The Senate’s recent vote of 79-20 to end the medical device tax has many using their replacement knees to jump up and down. Unfortunately, the dream is over and the reality is still with us. The Senate vote was on a budget resolution – the U.S. Senate’s answer to an air kiss.
While this feel-good vote might be used to build on (and certainly the margin of the vote is noteworthy) the reality is that this vote and a magic feather will get you a flying elephant. For those still dreaming that the medical device tax is going away is the cold water that the amendment required that the revenue loss (not an insignificant amount – over $10 billion dollars over 10 years) must be completely offset with new undetermined revenues. So the vote was in essence – “yes I’d like to replace this stupid tax by raising some unknown tax on unknown persons at an unknown time.” Wow – who were the 20 who voted against that?
Why is that? First, getting an acceptable offset is not at all easy – the tax writing committees do not have $10 billion dollar plus offsets that no one opposes jingling in their pockets. Second, as I learned from years on the Finance Committee – if you want to move a tax provision you need to be on a tax train (ie a bigger tax bill). You need the locomotive of a bigger tax bill to move things forward. The only big tax bill in sight at the moment is tax reform and readers can take their own views on the likelihood of tax reform happening in the near future. In short – the outlook for tax legislation moving in the near future that would include a reform/repeal of the medical device tax is not great.
My worry is that medical device companies will be too busy chilling champagne and not doing the necessary planning to prevent overpaying the medical device tax.
As a reminder, the tax is a 2.3% excise tax on the sales price (that’s gross sales, not profit) of taxable medical devices. The tax is extremely broad-based and applies to almost any FDA-registered device that is intended for human use – everything from MRIs to tongue depressors to ultrasounds to condoms. There are exceptions and exemptions if you know where to look, but this one-paragraph-long statute has already produced pages of perplexing regulations and an IRS Notice full of temporary guidelines.
Of particular concern is that there are a significant number of taxpayers who either don’t realize the law applies to them or hope that it will be repealed (or they would be exempted). These taxpayers have been caught completely flatfooted, and I and my colleagues have had to pull oars registering these medical device companies with the IRS, coming into compliance, and even navigating some of those exceptions and exemptions mentioned earlier. Equally important though are steps that can be taken to ensure your company does not overpay (of which we see a good deal).
One of the best strategies to limit your exposure to the tax is to determine — what is the “price” of the medical device? The law wants to capture the cost of the device itself, but many times there are bundled services, warranties, and other items that can be separated out from the cost of the actual medical device. The results of this may be depending on the facts a reduction of the “price” and tax liability. The bundled items have to be genuinely optional, so sales contracts may have to change so that technical assistance, training, service updates, etc. are genuinely optional. As part of this, you need to have arms-length valuation that accurately accounts for these items.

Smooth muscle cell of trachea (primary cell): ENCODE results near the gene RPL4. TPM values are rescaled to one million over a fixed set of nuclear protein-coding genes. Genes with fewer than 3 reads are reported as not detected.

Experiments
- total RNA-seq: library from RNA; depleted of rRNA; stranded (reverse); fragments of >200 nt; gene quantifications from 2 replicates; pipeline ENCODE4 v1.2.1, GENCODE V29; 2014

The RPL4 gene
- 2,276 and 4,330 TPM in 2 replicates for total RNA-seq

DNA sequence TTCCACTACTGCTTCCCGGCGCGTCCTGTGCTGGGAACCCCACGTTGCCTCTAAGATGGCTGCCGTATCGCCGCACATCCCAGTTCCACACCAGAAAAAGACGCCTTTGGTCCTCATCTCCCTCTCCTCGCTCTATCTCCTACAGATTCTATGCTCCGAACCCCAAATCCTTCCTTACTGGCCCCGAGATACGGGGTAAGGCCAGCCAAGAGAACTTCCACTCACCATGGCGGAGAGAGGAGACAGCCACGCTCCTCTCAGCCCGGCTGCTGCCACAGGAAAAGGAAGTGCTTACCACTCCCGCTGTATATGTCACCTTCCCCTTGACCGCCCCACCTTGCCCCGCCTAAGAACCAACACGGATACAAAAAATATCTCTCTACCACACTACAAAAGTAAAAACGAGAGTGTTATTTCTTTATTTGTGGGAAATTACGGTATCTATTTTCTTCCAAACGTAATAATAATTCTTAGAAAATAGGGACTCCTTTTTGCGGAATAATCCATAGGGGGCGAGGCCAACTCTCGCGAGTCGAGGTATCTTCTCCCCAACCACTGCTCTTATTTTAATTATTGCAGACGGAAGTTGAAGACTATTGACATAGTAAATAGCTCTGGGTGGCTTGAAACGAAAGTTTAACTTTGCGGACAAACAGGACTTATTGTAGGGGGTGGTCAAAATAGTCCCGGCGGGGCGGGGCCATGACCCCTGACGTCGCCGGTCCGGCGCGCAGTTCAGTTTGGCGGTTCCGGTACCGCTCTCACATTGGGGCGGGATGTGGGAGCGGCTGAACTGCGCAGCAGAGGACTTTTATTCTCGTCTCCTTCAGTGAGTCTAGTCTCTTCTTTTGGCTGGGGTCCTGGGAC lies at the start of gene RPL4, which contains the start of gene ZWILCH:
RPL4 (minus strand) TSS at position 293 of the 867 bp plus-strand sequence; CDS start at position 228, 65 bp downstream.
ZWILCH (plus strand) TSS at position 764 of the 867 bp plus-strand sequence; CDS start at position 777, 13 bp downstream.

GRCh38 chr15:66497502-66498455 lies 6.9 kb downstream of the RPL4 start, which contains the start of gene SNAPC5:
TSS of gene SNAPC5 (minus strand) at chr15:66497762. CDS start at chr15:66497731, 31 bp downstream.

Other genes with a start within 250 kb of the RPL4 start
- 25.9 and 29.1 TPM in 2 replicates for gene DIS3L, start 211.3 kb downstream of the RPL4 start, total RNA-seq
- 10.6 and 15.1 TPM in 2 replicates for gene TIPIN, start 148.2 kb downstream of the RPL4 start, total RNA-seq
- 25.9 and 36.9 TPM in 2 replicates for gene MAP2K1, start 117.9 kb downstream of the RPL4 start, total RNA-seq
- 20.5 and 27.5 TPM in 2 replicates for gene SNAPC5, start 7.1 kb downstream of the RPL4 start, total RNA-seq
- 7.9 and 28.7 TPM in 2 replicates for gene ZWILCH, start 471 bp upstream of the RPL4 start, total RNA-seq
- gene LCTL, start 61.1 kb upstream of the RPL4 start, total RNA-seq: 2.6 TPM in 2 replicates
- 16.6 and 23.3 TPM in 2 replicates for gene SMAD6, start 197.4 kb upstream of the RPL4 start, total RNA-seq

Another area that we are seeing overlooked is the situation of the contract manufacturer – manufacturers who are making products using materials and intellectual property actually owned by the customer. A contract manufacturer escapes the tax entirely (it shifts to the customer), but it always depends on the facts and circumstances of the taxpayer. On top of these are a number of potential safe harbor price reductions that can vary from customer to customer.
The Service knows this tax is hitting a lot of people unawares, and to their credit the IRS is trying to work with taxpayers. The IRS has stated that taxpayers won’t be hit with penalties for nonpayment through September, but there’s a caveat – “unless due to willful neglect.” If you aren’t in compliance now because the tax is a maze and you need help, even the Government understands. But if you’re sticking your head in the sand, hoping Congress will solve all your problems, the Service is likely to take a dim view of that, and you’ll still be stuck with the bill – a big bill.
About the Author
Dean Zerbe is alliantgroup’s National Managing Director based in the firm’s Washington, D.C. office. Prior to joining alliantgroup, Zerbe was Senior Counsel and Tax Counsel to the U.S. Senate Committee on Finance. He worked closely with then-Chairman of the Finance Committee, Senator Charles Grassley, on tax legislation. During his tenure on the Finance Committee, Zerbe was intimately involved with nearly every major piece of tax legislation that was signed into law, including the 2001 and 2003 tax reconciliation bills, the JOBS bill in 2004 (corporate tax reform) and the Pension Protection Act.